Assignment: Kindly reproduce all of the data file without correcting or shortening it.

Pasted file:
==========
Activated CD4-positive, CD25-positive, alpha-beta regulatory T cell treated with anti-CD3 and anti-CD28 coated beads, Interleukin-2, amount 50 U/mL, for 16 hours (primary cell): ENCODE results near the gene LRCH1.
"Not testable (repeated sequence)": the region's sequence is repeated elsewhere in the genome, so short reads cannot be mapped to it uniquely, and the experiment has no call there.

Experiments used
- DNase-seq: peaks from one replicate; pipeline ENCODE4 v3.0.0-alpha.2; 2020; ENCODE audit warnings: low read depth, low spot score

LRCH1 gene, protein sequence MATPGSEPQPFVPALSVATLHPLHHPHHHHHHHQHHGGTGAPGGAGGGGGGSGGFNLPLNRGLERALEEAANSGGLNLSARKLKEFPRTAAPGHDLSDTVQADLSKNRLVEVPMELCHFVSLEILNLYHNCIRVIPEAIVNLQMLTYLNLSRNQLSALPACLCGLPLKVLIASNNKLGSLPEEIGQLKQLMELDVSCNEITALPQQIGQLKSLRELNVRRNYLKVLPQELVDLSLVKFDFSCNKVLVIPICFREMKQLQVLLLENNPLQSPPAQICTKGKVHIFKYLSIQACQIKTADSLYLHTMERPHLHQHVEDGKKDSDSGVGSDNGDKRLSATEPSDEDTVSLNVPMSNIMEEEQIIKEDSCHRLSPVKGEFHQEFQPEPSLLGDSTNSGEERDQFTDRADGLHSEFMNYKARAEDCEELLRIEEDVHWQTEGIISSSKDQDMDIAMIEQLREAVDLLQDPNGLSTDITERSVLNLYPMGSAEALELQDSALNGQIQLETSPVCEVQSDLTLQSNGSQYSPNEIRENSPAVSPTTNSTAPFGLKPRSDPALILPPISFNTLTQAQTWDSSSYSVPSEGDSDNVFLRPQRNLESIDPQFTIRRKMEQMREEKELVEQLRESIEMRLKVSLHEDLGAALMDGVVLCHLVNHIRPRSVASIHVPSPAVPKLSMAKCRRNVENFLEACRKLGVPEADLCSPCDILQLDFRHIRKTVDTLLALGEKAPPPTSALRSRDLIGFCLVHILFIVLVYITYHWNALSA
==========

Activated CD4-positive, CD25-positive, alpha-beta regulatory T cell treated with anti-CD3 and anti-CD28 coated beads, Interleukin-2, amount 50 U/mL, for 16 hours (primary cell): ENCODE results near the gene LRCH1.
"Not testable (repeated sequence)": the region's sequence is repeated elsewhere in the genome, so short reads cannot be mapped to it uniquely, and the experiment has no call there.

Experiments used
- DNase-seq: peaks from one replicate; pipeline ENCODE4 v3.0.0-alpha.2; 2020; ENCODE audit warnings: low read depth, low spot score

LRCH1 gene, protein sequence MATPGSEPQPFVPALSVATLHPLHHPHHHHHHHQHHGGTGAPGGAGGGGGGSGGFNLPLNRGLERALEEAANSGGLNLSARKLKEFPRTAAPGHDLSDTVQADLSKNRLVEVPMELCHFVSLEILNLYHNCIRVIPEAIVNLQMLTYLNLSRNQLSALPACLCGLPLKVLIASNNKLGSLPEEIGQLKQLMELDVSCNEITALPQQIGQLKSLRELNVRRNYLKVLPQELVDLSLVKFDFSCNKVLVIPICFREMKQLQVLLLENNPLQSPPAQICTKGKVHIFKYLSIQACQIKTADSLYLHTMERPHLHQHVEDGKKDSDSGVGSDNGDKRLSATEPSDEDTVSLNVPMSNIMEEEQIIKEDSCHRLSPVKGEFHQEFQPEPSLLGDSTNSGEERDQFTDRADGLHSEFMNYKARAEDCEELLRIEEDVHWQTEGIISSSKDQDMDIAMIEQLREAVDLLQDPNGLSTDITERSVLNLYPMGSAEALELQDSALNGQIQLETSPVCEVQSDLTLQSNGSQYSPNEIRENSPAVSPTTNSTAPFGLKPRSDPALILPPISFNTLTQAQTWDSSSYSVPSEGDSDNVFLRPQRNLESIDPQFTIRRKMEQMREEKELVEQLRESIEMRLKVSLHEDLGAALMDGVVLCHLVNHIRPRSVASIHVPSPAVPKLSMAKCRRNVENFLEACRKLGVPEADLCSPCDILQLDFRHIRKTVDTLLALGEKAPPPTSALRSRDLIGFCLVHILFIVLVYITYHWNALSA